Let's stick together

Avoiding staples and stitches during surgery might now be possible thanks to the invention of a biocompatible adhesive that can glue tissues together. The highly elastic surgical glue - MeTro - was developed by biomedical engineers from the University of Sydney, Australia, and colleagues in the US.

MeTro uses natural elastic protein technologies developed by Sydney's Anthony Weiss and combines them with light sensitizers developed at Harvard Medical School by Ali Khademhosseini. Lead author, Nasim Annabi of Northeastern University, USA, explains that the beauty of the MeTro formulation is that, "as soon as it comes in contact with tissue surfaces, it solidifies into a gel-like phase without running away." The surgical team can then cure it on site with a short burst of light to generate crosslinks. Ultimately, the surgical glue can be placed very precisely in cut, tear or injury to a tissue and then tightly bond the tissue surfaces together so that they heal with minimal scarring and no need for subsequent removal of sutures or staples. [Annabi et al.,Sci Translat Med (2017); DOI: 10.1126/scitranslmed.aai7466]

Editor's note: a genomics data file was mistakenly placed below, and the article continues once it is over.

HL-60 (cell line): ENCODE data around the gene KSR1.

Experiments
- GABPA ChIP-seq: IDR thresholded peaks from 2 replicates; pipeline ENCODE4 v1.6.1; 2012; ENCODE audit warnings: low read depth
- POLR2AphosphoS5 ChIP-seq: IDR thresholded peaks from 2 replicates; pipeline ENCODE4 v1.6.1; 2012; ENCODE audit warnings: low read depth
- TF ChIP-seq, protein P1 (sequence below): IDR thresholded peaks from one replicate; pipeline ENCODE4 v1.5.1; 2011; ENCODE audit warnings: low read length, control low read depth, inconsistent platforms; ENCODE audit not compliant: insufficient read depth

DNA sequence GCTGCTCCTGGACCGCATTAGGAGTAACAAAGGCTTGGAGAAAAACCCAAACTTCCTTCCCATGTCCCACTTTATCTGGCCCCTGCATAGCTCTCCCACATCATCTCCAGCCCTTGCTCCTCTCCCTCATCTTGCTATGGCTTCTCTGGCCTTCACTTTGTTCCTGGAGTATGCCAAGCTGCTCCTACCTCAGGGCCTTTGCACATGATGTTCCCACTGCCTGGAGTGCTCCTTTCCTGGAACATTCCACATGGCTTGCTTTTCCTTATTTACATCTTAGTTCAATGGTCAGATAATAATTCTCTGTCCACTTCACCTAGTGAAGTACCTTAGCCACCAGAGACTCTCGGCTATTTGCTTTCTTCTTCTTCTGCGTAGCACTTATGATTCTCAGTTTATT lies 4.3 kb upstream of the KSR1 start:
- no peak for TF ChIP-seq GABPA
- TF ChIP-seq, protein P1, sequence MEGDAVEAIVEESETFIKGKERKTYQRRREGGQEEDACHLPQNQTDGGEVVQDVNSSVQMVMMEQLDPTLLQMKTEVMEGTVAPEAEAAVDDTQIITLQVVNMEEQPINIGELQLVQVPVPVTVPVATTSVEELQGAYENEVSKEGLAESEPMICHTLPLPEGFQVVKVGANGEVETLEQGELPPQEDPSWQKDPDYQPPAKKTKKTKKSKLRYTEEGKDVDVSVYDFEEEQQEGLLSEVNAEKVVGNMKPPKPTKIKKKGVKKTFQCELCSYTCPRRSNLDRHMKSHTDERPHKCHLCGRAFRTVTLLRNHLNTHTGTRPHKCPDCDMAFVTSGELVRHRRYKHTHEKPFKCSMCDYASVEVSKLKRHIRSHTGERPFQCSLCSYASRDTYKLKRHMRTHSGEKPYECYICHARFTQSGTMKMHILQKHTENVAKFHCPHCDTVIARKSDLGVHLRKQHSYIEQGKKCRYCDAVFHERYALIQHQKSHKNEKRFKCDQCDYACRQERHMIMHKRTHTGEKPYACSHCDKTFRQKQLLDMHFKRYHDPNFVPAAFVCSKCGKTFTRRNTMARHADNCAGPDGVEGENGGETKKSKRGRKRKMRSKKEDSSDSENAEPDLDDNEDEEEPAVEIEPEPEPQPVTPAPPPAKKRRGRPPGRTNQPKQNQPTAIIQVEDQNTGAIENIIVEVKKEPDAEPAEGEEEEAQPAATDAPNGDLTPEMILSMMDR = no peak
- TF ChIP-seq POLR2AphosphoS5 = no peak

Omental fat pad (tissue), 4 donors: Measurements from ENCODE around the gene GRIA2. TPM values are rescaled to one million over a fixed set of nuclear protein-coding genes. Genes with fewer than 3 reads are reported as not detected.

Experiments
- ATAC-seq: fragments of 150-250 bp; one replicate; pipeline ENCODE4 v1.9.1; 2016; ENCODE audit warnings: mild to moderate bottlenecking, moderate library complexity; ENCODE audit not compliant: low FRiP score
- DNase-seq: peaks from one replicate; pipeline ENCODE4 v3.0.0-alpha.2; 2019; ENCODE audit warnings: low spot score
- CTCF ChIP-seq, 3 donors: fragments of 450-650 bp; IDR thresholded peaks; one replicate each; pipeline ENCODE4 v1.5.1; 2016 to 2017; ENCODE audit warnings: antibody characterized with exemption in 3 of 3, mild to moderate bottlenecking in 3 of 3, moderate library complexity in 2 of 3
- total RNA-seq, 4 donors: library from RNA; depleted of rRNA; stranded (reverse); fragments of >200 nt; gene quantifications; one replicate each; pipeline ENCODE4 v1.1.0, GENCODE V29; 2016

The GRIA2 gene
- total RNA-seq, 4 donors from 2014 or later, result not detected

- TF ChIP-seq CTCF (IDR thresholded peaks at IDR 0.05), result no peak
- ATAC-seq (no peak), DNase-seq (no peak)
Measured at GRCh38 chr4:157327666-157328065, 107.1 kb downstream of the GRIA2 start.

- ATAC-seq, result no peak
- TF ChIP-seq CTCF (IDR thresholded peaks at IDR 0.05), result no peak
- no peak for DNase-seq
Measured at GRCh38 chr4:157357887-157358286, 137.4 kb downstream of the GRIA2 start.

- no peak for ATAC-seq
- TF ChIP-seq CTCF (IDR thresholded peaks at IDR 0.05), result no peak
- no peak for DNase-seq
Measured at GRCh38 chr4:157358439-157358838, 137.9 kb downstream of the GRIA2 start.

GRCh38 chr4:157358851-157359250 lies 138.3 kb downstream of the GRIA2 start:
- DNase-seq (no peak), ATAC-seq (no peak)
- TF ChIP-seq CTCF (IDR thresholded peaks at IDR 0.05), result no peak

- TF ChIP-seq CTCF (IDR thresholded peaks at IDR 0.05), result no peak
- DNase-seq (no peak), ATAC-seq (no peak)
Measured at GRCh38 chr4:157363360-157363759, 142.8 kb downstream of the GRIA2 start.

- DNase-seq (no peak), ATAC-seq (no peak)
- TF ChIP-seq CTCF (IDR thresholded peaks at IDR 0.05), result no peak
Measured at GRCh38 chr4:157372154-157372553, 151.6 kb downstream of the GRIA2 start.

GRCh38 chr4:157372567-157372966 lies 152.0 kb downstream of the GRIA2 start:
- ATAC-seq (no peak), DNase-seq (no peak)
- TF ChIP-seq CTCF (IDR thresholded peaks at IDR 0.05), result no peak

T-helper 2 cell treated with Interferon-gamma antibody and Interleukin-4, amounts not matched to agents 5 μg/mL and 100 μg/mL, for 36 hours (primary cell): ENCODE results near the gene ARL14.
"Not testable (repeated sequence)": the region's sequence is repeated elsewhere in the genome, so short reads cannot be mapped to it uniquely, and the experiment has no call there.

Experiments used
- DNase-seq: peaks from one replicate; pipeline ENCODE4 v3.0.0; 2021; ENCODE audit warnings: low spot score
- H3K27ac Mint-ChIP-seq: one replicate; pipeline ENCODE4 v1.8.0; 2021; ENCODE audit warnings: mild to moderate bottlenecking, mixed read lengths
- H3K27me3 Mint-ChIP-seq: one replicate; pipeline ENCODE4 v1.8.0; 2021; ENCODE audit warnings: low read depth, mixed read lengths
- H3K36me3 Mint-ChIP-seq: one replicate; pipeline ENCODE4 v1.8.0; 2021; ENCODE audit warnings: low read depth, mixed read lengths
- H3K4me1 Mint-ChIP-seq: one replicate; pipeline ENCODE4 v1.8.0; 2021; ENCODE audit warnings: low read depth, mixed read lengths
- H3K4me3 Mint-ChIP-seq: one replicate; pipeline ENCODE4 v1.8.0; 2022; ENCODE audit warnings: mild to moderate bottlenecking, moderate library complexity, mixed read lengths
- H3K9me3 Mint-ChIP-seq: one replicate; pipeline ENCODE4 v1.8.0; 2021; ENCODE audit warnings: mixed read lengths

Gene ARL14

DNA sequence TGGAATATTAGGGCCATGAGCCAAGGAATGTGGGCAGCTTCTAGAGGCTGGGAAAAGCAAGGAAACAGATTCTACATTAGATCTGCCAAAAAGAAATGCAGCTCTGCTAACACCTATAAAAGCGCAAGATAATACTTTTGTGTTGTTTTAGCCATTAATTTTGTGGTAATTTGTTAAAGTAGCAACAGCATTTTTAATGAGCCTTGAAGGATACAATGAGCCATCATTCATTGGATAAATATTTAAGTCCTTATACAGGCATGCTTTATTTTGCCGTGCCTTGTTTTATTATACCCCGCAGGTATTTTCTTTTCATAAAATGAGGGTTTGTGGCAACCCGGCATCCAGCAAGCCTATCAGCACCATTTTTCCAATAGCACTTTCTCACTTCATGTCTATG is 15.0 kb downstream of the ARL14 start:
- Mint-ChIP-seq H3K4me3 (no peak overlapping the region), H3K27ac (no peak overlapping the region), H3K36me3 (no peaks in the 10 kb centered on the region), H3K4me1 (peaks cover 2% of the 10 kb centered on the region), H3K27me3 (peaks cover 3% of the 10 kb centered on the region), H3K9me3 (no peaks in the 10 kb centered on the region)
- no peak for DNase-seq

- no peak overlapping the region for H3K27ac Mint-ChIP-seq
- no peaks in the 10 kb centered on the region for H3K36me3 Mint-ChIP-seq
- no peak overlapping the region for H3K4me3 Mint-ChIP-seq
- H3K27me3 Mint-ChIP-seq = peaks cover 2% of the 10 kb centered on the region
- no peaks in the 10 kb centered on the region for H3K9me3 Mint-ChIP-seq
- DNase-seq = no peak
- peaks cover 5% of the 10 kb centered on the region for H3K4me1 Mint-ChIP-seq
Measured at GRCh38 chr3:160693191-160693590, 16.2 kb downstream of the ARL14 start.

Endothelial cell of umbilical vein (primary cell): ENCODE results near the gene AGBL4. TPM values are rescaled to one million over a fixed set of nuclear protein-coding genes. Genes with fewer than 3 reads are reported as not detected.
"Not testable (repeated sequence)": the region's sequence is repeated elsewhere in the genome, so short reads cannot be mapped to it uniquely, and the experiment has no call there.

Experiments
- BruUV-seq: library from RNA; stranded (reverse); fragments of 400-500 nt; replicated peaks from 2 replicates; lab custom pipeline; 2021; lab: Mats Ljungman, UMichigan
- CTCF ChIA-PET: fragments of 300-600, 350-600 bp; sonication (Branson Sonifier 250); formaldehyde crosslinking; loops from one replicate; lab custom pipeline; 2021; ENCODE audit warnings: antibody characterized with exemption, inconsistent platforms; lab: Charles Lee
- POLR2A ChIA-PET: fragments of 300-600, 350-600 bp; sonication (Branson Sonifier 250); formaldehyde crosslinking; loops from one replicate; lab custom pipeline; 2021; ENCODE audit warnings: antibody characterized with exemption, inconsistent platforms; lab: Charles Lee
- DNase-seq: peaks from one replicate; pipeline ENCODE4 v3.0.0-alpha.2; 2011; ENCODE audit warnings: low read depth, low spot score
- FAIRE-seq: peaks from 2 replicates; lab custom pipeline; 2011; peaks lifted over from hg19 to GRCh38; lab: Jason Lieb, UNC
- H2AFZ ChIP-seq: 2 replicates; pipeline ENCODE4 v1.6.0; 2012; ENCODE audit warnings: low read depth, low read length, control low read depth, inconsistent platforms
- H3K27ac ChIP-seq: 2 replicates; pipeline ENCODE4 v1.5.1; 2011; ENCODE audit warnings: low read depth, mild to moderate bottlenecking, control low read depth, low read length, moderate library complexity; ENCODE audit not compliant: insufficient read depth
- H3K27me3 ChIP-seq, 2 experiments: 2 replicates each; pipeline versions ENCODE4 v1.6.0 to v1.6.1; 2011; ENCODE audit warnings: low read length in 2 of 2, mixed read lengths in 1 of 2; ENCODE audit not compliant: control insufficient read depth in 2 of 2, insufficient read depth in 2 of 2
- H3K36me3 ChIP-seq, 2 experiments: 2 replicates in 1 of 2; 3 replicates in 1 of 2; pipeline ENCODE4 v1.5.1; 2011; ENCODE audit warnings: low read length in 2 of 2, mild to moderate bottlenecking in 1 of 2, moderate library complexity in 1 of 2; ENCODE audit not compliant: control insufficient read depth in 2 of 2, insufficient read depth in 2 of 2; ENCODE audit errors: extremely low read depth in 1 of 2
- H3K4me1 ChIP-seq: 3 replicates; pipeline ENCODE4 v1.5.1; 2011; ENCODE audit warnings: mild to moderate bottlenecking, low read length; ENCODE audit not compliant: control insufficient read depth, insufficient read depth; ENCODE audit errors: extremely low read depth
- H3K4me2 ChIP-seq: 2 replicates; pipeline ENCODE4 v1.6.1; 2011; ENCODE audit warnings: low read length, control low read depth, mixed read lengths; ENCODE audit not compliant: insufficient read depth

Weiss describes the glue bluntly as being not dissimilar to the flexible sealants used in making the gapes between walls and sinks and bathtubs watertight. "When you watch MeTro, you can see it act like a liquid, filling the gaps and conforming to the shape of the wound," he explains. "It responds well biologically, and interfaces closely with human tissue to promote healing. The gel is easily stored and can be squirted directly on to a wound or cavity."

The material has great potential for treating serious internal wounds even at the scene of a car accident or in a war zone as well as in improving hospital surgery. The material remains stable in the wound for the length of time a wound might normally need to heal when sutured or stapled. It subsequently degrades into non-toxic waste products which the body disposes of naturally. "We have shown MeTro works in a range of different settings and solves problems other available sealants cannot," Weiss says. "We're now ready to transfer our research into testing on people. I hope MeTro will soon be used in the clinic, saving human lives." The material will be commercialized by Elastagen Pty Ltd.

David Bradley blogs at Sciencebase Science Blog and tweets @sciencebase, he is author of the popular science book "Deceived Wisdom".